‘Café-style conversation’ Tuesday on ‘Seattle’s increasingly modest plans for new bike projects’

Seattle Department of Transportation representatives will be at 14th Ave’s Washington Hall next Tuesday, April 23rd, as part of a series of “café-style conversations” to collect feedback about the city’s latest short-term bike plan. From SDOT:

Join us for cafe-style conversations with transportation planners and Department of Neighborhoods staff to discuss a draft six-year plan to build facilities encouraging and accommodating more people riding a bicycle. Read our recent blog post to learn about the projects being recommended. A variety of travel options are needed as Seattle grows to benefit livability, affordability, public health, economic competitiveness, and natural environment. Bring your thoughts and questions about how bicycling can be a part of the solution.

CHS reported here on Seattle’s increasingly modest plans for new bike projects as Mayor Jenny Durkan’s City Hall has downshifted on to relative snail’s pace on new infrastructure.

You can send comments to CCBike@Seattle.gov by April 30, 2019 if you are unable to attend in person.

Thursday, meanwhile, brings a bike gathering of a different sort to Capitol Hill’s Optimism Brewing where Washington Bike Law will host a happy hour to talk “defensive bicycle riding and safer driving, what to do if you witness or are a victim of a crash, and the basics of liability and insurance.”


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2 thoughts on “‘Café-style conversation’ Tuesday on ‘Seattle’s increasingly modest plans for new bike projects’

  1. https://www.seattle.gov/transportation/projects-and-programs/programs/bike-program/protected-bike-lanes/e-union-st
    Given that a alternative to E. Union might prove difficult to propose, here are some important considerations to be taken into account for design:

    Union is the major arterial connecting the core of the Central Area to downtown and it carries a lot of the traffic – vehicular and bus traffic, thus any blockage of the traffic with buses stopping inline will create major backups.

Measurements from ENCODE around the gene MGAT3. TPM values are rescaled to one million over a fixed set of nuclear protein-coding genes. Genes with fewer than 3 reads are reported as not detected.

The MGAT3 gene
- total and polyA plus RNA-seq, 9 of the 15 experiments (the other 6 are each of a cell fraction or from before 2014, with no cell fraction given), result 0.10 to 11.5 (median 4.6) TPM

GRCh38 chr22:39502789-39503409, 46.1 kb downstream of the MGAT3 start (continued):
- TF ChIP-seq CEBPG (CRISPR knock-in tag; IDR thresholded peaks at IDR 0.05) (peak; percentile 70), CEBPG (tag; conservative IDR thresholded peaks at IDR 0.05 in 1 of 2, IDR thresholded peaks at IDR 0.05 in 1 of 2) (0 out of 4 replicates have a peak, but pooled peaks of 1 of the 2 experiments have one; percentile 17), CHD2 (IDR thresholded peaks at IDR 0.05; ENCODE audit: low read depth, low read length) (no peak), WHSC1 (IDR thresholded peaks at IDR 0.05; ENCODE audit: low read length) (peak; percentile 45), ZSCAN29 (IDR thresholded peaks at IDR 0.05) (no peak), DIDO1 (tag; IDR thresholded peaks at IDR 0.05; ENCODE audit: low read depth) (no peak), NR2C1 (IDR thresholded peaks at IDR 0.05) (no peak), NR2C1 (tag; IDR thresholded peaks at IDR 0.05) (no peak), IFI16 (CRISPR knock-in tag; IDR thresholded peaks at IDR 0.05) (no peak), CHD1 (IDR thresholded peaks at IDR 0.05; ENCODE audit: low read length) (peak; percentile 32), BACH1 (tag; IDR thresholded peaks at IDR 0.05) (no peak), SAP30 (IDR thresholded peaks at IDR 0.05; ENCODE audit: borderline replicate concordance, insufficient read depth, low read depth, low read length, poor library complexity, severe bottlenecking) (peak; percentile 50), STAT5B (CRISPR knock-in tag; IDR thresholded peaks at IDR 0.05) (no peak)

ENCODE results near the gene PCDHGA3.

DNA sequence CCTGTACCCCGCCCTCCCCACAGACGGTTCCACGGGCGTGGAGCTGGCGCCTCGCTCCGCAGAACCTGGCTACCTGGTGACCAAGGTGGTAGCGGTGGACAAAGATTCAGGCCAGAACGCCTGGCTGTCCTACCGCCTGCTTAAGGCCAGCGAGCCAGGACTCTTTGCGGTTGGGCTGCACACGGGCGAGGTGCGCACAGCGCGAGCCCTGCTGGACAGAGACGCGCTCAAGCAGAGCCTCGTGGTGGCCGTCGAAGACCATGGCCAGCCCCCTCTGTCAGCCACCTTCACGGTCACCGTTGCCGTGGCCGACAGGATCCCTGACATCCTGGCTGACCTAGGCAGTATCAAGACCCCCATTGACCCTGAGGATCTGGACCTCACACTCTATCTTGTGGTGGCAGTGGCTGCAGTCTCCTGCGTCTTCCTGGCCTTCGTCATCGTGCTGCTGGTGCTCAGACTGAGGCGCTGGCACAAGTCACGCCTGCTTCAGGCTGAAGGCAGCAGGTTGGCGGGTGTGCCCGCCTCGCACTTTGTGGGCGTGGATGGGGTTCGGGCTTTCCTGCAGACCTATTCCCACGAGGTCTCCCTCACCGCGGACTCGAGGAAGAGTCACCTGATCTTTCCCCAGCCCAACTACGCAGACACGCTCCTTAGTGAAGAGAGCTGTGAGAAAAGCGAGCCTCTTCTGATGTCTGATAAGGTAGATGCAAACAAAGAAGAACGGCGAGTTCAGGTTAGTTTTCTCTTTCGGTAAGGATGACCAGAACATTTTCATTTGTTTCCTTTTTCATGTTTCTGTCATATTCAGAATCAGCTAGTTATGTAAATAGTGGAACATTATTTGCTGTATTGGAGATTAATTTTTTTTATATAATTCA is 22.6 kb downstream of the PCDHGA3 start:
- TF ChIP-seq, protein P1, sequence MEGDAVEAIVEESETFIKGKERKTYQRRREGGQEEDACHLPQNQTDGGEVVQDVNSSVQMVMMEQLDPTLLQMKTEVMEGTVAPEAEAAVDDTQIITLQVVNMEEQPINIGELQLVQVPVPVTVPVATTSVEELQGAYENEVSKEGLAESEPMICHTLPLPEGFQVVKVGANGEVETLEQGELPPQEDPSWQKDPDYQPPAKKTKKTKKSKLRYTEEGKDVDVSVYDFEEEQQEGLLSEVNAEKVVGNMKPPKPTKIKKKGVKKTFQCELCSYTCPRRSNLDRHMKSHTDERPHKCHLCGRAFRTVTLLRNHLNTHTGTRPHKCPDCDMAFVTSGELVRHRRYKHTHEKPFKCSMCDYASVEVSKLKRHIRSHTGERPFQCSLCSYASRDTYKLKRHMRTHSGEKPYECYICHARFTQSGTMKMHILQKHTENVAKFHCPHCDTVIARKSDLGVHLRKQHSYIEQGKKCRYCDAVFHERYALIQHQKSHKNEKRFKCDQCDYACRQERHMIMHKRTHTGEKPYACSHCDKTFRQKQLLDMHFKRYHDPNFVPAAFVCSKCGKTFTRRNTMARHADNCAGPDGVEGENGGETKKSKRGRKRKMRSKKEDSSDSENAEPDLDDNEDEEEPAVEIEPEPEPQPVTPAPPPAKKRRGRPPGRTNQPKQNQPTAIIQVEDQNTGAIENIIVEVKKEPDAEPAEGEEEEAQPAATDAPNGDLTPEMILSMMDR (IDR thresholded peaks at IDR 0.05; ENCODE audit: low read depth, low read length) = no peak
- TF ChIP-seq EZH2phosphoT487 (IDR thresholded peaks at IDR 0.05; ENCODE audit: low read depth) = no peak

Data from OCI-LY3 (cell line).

Consolidating bus stops that are on hills will greatly impact bus users who cannot easily negotiate the steep hills.
    Issues of safety: How will cars entering Union or turning off Union onto side streets negotiate bicyclists that are speeding downhill and don’t intend to yield? The cyclists will be hidden behind the row of parked cars so drivers will not be able to see them. In addition the cars will not be able to see oncoming traffic when they stop behind the bicycle lane and then if they pull out to see the traffic, they will likely block the bicycle lane. Also if the driver wants to cross Union they will not be able to see the cyclists or will have to pause partially blocking traffic on Union. All of which creates very dangerous situations for everyone. (This may be a good reason to look at side streets if any make sense, but likely experienced cyclists will continue to use Union because it is the direct shot.)
    Having a protected lane only for the uphill portions of the travel and sharrows for the balance will be much safer, since it will keep cyclists visible to motorists when they are travelling at speeds comparable to the vehicles.

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